Facet joint disease

Posted June, 2008

If you've got chronic pain in your neck (called the cervical spine) or other areas of your back, and this pain seems most aggravated by certain specific twisting motions—for example looking up and to the right or left—you may be suffering from facet joint disease. This material provides a very basic primer for what can cause this ailment, and what Robb Pain Management can do to help relieve the pain of Facet Joint Disease (or FJD).

Take a look at the illustration. Move your mouse over the words Facet Joints, below.

You can see the special "sliding surfaces" of the spinal facet joints. These structures allow the spine to twist without "falling apart" and also help interlock the structures of the spinal column together. It's this robust interlocking that makes the columnar structure strong enough to keep your spine intact while you bend, twist, and otherwise use this amazing column of bone, cartilage and muscle.

As important as they may be, these joints rely on a very thin bit of soft tissue to keep them from "scraping" the surface of the bone on the opposing facet. Think of them like your spinal "knuckles" in this regard.

If the lubricant area of the joint gets damaged by the wear and tear of normal living, or by athletic activities, or because of an accident (such as "whiplash" injuries to the cervical spine) a disease process may ensue.This process then causes the myriad of facet joints that makes up the spine to become inflamed. With such inflammation comes pain, stiffness, and possibly muscle spasms. These may then put more pressure on the spinal structure, further degrading its function and adding to the pain.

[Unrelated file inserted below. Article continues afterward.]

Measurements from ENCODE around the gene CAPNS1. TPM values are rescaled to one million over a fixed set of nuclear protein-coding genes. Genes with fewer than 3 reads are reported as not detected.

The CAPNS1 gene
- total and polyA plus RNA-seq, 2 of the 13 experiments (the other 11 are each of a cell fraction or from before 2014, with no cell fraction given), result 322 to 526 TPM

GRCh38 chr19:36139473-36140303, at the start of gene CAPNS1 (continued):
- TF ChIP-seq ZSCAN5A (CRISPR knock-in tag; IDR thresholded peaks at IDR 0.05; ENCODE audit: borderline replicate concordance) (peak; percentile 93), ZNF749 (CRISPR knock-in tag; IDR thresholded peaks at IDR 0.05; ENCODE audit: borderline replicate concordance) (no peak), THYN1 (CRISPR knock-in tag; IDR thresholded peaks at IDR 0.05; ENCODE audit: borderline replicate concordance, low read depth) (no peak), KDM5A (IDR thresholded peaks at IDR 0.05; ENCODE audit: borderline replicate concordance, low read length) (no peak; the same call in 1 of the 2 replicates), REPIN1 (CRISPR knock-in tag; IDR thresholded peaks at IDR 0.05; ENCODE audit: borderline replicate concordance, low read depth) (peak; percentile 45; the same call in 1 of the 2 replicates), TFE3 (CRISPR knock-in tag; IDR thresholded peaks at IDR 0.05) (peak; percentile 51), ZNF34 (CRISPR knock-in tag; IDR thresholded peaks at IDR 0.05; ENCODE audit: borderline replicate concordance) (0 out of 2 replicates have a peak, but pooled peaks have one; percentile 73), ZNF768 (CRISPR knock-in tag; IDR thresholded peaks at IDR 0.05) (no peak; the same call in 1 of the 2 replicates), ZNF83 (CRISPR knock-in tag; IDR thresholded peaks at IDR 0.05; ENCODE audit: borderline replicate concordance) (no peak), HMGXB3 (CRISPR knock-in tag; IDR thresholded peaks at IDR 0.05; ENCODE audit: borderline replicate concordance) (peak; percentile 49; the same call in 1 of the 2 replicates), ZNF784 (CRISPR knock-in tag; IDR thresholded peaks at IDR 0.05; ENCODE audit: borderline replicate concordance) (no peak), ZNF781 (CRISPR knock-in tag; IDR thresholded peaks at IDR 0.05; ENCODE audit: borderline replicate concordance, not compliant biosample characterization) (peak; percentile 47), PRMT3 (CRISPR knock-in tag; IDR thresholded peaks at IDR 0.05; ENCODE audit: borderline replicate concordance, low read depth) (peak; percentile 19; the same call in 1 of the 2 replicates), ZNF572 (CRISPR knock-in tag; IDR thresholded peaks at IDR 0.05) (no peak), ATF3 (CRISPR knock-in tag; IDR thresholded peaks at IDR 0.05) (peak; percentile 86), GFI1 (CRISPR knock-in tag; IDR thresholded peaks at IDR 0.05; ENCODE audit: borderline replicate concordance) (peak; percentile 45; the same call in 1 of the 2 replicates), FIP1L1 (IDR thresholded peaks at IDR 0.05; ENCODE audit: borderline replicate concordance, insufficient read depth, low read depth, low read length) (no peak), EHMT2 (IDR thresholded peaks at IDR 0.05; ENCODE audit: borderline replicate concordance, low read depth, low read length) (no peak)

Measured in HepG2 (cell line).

In severe cases of facet joint disease, soft tissue adhesions develop. This is where the tissue inappropriately grows together, preventing the joint from moving smoothly.

These adhesions can make the joint virtually "lock up," preventing normal motion and adding further to the patient's pain when the sufferer tries to "work around" the painful area's limitations.

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